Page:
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Hackneyed Lives and Loves

I Do, I Do directed by Judith Haskell at the Loeb Theater through July 9

By Gay Seidman

ONE REASON Cole Porter's musicals have remained so popular through the years is that none of his lyrics are predictable, and most of his situations provide some surprises. I Do, I Do by Tom Jones and Harvey Schmidt, is unlikely to have the same success, largely because its authors don't seem to have caught on to that fact. The musical manages to incorporate every cliche ever proposed about marriage--from the shy newlyweds through the crises of middle age to the comfort of old age--without surprising the audience once. Quite a feat, but tedious nonetheless.

An intimate musical--it has a cast of two, and the entire play takes place in a bedroom. I Do, I Do covers a couple's life together over 50 years of marriage, starting in the 1890s. The play's message is neatly summed up for the audience (in case they managed to avoid it) in the final duet: "Marriage is a very good thing though it's far from easy--still it's filled this house with life and love." For every crisis and every resolution, there is a song; but as the music and lyrics are scarcely less cliched than the plot, the songs hardly lighten the play. A few of the numbers contain some surprises, but they would have to contain a lot more to balance things out.

Not surprisingly, since the marriage began in the late 19th century, I Do, I Do is almost unbelievably sexist in its entire conception. As Agnes, Adrianne Angel plays a housewife who is innocent and fairly childish, but who provides the family's stability. As the husband, Ray Dash is the rather selfish head of the household who manages to make all the family's decisions despite his dependence on Agnes--although, predictably, she figures out early on in the relationship how to manipulate him into agreeing with her. I Do, I Do was written in the mid-'60s, but it still makes no effort to give the characters life beyond traditional roles, and anyone under 70 is likely to have a hard time identifying with the characters--making it hard to figure out why the Loeb decided to produce the play.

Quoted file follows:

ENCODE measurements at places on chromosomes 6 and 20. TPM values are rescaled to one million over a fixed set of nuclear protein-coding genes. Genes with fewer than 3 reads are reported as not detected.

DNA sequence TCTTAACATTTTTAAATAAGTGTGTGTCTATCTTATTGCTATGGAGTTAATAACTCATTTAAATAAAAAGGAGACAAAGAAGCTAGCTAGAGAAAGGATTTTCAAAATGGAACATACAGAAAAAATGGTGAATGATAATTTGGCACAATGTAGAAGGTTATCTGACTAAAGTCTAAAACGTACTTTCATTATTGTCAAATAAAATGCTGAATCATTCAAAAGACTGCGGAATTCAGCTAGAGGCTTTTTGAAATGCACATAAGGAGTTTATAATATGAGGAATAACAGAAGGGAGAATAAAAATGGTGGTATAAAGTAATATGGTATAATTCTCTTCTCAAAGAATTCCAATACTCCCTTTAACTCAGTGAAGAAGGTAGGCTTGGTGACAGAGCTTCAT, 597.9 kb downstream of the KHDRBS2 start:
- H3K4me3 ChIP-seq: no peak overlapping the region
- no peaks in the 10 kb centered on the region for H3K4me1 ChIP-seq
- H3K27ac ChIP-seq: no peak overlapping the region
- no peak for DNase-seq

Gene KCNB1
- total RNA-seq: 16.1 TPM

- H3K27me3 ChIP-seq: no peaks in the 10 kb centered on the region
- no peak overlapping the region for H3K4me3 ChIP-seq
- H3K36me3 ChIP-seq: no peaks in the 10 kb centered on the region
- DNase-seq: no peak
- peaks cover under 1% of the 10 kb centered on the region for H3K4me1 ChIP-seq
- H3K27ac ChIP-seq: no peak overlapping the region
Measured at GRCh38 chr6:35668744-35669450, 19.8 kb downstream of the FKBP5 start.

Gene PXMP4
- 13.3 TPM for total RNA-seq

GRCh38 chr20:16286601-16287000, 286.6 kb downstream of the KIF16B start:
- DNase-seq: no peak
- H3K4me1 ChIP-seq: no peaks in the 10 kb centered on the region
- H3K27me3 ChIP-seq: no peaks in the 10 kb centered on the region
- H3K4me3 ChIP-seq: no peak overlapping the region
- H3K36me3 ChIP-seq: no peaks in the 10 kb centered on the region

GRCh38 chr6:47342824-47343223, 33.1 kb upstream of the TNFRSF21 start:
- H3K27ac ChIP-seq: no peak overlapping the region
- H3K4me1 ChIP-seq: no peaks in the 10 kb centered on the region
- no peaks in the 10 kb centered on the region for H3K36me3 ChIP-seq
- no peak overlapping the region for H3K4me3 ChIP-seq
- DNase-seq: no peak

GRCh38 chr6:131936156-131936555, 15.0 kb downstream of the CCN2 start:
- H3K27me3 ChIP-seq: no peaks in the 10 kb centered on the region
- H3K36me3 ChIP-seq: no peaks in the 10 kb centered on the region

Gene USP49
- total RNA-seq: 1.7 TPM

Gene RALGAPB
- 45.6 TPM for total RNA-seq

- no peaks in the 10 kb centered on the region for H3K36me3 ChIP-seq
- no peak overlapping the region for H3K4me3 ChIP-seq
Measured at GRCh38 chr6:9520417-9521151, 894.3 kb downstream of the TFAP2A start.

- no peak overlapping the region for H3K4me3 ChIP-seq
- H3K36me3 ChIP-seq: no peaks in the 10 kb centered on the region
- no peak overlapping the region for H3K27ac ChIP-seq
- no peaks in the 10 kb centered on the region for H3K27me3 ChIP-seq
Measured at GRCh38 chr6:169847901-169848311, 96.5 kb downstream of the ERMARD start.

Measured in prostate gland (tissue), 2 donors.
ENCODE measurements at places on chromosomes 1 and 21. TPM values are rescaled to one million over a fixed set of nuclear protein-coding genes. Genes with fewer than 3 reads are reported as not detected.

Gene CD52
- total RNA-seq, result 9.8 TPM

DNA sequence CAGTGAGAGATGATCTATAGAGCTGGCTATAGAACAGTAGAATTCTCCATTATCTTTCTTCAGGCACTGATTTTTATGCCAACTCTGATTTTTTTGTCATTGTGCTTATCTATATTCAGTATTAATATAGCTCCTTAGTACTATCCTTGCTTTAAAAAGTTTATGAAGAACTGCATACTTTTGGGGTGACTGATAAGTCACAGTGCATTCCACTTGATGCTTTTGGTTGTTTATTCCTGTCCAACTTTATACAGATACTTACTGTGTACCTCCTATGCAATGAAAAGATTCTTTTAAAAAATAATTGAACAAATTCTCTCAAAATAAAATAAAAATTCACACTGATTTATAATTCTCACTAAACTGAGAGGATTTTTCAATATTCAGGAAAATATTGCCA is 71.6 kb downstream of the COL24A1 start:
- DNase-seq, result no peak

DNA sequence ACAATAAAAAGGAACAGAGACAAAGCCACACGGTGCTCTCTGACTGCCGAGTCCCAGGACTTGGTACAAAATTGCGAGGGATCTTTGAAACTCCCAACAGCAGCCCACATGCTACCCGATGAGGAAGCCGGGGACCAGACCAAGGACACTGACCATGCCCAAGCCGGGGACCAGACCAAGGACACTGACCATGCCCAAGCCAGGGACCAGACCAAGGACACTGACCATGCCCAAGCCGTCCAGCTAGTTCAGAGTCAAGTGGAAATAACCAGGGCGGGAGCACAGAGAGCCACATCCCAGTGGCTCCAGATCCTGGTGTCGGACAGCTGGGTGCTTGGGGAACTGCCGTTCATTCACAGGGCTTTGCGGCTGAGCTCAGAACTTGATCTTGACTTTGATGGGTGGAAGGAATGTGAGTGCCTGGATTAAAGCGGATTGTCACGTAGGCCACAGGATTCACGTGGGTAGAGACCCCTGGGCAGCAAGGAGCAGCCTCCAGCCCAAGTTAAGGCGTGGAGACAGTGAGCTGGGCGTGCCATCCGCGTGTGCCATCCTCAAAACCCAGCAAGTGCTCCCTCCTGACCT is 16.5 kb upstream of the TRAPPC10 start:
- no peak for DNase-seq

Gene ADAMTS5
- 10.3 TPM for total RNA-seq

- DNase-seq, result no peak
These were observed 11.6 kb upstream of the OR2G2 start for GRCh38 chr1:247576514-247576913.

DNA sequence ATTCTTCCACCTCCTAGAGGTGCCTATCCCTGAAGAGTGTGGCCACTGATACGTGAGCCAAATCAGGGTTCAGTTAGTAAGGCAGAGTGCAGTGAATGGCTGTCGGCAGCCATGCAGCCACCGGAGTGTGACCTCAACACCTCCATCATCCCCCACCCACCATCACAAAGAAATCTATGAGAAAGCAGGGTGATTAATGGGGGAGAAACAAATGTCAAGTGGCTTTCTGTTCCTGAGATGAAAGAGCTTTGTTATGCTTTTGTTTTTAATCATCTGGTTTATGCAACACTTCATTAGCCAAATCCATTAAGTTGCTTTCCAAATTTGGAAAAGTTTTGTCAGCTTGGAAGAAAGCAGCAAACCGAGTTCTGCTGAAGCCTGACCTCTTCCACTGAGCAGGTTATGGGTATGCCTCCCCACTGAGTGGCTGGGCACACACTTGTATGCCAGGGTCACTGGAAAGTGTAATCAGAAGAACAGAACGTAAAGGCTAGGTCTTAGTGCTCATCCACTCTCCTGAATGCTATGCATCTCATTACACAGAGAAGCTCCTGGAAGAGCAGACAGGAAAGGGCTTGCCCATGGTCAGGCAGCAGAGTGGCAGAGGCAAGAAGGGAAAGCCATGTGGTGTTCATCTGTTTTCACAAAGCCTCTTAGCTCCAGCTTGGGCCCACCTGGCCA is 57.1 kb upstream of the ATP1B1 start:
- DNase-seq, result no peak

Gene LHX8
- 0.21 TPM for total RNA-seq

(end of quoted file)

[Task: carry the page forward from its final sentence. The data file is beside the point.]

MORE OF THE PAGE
The next question, of course, is whether or not two really superb actors could carry it off. It seems unlikely. Angel is occasionally rather shrill, and Dash is frequently stiff, but the fault seems to lie more with the book and direction than with the actors. Both of them have relatively good voices, and once in a while they manage to engage the audience's sympathy despite the play's flaws; but the cliches destroy the effect almost immediately. We can cheer Angel's decision to break out of the marriage when her husband has an affair--Angel does a brilliant job with "Flaming Agnes," the song that marks the crisis--but she is jerked almost immediately back to the traditional role, better expressed in songs like "What is a Woman" (answer: "A woman is only alive when she's in love"). This is a very predictable play.

THE LOEB spared nothing in its efforts to make the production interesting. The set, a bedroom with a fourposter in the center, never changes except in decor, but director Judith Haskell set it on a turntable to give the audience something to think about. The problem, however, is that all too often it ends up looking like a revolving tableau rather than a play. The effect is hardly likely to be either effective or surprising through two full acts. Haskell gives us one interesting moment, when the two actors make themselves up for old age onstage, but for the rest, well, the direction is the same as the book. Predictable.

The authors of I Do, I Do might have done better to use some lines from the first sketch to sum up their play, instead of the hackneyed "life and love" lines. Innocent Agnes tells her husband she has never seen a naked man, and he responds, "You haven't missed much." The smightould be said about the play. I Do, I Do just doesn't.

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